The experiments were part of the Jasper Ridge Global Change Experiment (JRGCE), which started on Stanford's 1,200-acre biological preserve in 1997. Since 1998, this grassland ecosystem has been outfitted with an ecologist's version of a microclimate controller (complete with CO2 pumps, heaters, and irrigation tubing) and subjected to experimentally controlled atmospheric, climatic, and nutrient conditions. (This study examines the experiment's first five years.) To quantify the grassland response to these treatments, the authors estimated net primary production, or NPP (the amount of carbon left over after cellular respiration) by measuring shoot and root growth in 36 circular plots scattered across roughly two acres. The strongest effects on grassland production came from elevated levels of nitrogen (which typically reaches a fertilization limit). Elevated temperature, rainfall, and, surprisingly, CO2, had minimal impacts. These results suggest that increasing concentrations of atmospheric CO2 are not likely to increase growth of the roots and leaves of plants in this grassland. Why not? One possibility involves phosphorus. High levels of CO2 and nitrogen can reduce phosphorus concentrations or limit its uptake in these plants. Ongoing JRGCE experiments are exploring how this and other factors--such as grazing or shifts in seasonal events--might limit the growth effects of CO2.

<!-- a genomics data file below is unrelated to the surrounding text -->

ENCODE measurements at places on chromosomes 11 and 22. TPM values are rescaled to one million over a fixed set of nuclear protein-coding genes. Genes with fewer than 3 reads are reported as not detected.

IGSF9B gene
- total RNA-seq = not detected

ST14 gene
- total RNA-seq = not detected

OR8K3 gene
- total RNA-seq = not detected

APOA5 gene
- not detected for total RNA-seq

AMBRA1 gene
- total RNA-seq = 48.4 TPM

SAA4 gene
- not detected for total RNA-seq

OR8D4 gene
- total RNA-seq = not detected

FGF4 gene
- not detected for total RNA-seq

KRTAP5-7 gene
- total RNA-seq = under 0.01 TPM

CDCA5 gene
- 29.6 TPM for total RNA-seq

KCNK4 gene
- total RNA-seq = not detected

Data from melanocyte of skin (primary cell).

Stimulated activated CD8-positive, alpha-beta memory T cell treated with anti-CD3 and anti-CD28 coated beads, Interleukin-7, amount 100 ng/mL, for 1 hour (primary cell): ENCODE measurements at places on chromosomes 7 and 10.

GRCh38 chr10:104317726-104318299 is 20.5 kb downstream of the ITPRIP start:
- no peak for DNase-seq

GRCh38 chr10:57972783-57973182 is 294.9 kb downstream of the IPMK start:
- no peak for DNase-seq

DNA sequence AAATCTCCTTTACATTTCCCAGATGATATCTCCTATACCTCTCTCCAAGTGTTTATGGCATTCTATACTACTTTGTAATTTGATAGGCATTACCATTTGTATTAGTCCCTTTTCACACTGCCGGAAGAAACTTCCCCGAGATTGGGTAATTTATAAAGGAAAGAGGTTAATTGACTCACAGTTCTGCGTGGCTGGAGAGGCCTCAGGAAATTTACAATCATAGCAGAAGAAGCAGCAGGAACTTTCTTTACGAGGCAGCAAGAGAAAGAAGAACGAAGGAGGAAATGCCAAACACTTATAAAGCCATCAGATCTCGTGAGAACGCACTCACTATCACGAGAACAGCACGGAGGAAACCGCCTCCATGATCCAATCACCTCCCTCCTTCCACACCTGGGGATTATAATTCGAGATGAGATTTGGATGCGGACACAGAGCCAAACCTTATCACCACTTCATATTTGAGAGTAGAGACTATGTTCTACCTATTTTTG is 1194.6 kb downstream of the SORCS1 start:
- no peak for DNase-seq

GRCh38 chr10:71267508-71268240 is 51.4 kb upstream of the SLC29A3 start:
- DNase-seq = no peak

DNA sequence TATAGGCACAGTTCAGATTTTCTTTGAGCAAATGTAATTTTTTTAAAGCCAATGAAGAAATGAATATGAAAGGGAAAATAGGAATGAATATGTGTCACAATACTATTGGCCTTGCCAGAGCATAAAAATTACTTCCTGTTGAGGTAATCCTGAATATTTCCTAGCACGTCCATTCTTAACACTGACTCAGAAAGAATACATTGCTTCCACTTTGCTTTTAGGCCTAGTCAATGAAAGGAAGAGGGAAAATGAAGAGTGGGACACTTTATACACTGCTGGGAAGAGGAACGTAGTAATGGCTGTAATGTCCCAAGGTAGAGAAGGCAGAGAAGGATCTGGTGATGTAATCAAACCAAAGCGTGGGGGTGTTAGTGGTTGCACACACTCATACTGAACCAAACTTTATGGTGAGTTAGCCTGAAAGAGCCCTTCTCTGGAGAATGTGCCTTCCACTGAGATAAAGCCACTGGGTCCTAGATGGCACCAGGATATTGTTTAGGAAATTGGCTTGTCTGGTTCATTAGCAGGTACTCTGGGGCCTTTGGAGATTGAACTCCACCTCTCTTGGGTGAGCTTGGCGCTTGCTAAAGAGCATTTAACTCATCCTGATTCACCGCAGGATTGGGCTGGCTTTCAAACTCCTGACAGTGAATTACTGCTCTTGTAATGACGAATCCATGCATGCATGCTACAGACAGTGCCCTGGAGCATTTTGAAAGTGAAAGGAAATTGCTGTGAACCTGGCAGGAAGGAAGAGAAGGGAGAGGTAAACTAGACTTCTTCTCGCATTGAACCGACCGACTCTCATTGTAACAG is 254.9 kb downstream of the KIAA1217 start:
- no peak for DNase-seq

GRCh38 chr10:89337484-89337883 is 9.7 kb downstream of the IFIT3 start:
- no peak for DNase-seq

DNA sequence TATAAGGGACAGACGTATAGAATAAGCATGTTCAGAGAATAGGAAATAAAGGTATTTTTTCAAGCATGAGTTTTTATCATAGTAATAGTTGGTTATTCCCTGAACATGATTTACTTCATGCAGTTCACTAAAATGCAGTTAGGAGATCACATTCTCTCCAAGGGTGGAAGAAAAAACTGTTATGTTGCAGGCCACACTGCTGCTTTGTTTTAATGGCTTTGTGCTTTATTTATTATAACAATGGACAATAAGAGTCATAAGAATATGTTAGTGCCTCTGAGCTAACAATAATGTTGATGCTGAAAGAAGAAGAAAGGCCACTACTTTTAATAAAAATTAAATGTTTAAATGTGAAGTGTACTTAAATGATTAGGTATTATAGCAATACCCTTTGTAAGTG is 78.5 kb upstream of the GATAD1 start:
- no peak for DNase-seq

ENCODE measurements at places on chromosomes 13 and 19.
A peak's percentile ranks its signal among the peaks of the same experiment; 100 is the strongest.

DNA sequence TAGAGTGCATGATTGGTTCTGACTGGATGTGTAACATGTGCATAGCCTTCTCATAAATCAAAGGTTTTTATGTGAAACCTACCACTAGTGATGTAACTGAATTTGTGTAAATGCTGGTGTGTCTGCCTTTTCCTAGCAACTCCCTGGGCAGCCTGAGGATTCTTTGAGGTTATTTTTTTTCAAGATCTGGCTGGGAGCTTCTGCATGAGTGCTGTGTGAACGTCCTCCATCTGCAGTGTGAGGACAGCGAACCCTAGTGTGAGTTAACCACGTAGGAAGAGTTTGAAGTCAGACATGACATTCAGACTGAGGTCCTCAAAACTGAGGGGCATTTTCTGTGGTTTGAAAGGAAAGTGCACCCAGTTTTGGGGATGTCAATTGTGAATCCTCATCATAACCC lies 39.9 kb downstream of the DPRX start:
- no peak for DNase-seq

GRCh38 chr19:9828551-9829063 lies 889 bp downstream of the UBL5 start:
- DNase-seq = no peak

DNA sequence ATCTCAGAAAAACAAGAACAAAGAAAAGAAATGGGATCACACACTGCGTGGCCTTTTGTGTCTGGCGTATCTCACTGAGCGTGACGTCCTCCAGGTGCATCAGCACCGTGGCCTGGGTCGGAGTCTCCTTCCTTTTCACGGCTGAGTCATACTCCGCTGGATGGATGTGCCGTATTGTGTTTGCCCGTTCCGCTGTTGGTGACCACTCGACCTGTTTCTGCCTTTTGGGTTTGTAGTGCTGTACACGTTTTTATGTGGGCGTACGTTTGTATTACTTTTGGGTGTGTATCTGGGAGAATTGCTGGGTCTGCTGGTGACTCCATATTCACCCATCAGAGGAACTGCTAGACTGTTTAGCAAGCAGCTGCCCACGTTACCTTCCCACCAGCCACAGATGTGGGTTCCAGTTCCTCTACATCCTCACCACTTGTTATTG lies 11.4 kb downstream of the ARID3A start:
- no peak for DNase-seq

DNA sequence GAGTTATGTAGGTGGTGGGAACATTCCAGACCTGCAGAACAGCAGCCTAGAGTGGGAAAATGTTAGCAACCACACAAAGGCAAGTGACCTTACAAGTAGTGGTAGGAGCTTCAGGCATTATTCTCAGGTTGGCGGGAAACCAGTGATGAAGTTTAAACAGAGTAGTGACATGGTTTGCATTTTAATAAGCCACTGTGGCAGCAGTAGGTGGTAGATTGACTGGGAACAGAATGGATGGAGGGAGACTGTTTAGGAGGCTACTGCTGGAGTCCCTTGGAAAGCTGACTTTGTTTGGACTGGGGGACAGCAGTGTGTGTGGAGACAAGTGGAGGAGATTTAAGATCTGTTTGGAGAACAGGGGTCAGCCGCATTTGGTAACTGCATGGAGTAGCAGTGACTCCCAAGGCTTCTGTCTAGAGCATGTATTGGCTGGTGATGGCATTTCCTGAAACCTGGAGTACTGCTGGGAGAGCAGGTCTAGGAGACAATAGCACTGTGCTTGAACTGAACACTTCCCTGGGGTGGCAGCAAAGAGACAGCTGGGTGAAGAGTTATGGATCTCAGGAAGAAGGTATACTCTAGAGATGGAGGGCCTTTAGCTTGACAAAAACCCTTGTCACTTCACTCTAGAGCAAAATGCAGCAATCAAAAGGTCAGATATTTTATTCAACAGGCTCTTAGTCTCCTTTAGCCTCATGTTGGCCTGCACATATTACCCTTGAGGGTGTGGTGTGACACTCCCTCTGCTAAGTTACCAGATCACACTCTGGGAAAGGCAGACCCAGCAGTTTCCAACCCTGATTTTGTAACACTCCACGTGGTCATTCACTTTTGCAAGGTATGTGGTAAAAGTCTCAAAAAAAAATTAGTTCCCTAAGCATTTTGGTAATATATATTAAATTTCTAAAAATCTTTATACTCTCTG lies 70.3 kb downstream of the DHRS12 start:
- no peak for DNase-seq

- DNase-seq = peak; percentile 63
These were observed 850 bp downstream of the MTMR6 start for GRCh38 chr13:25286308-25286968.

It's thought that ocean and terrestrial ecosystems have stored nearly half the carbon emissions produced by humans since the industrial revolution. If it turns out that other natural systems also fail to sequester as much carbon as scientists once thought, atmospheric CO2 concentrations will rise even faster than expected--with serious implications for future climate change.
Citation: Dukes JS, Chiariello NR, Cleland EE, Moore LA, Shaw MR, et al. (2005) Responses of grassland production to single and multiple global environmental changes. PLoS Biol 3(10): e319.
Jeffrey S. Dukes
University of Massachusetts at Boston
Department of Biology
100 Morrissey Blvd.
Boston, MA USA 02125
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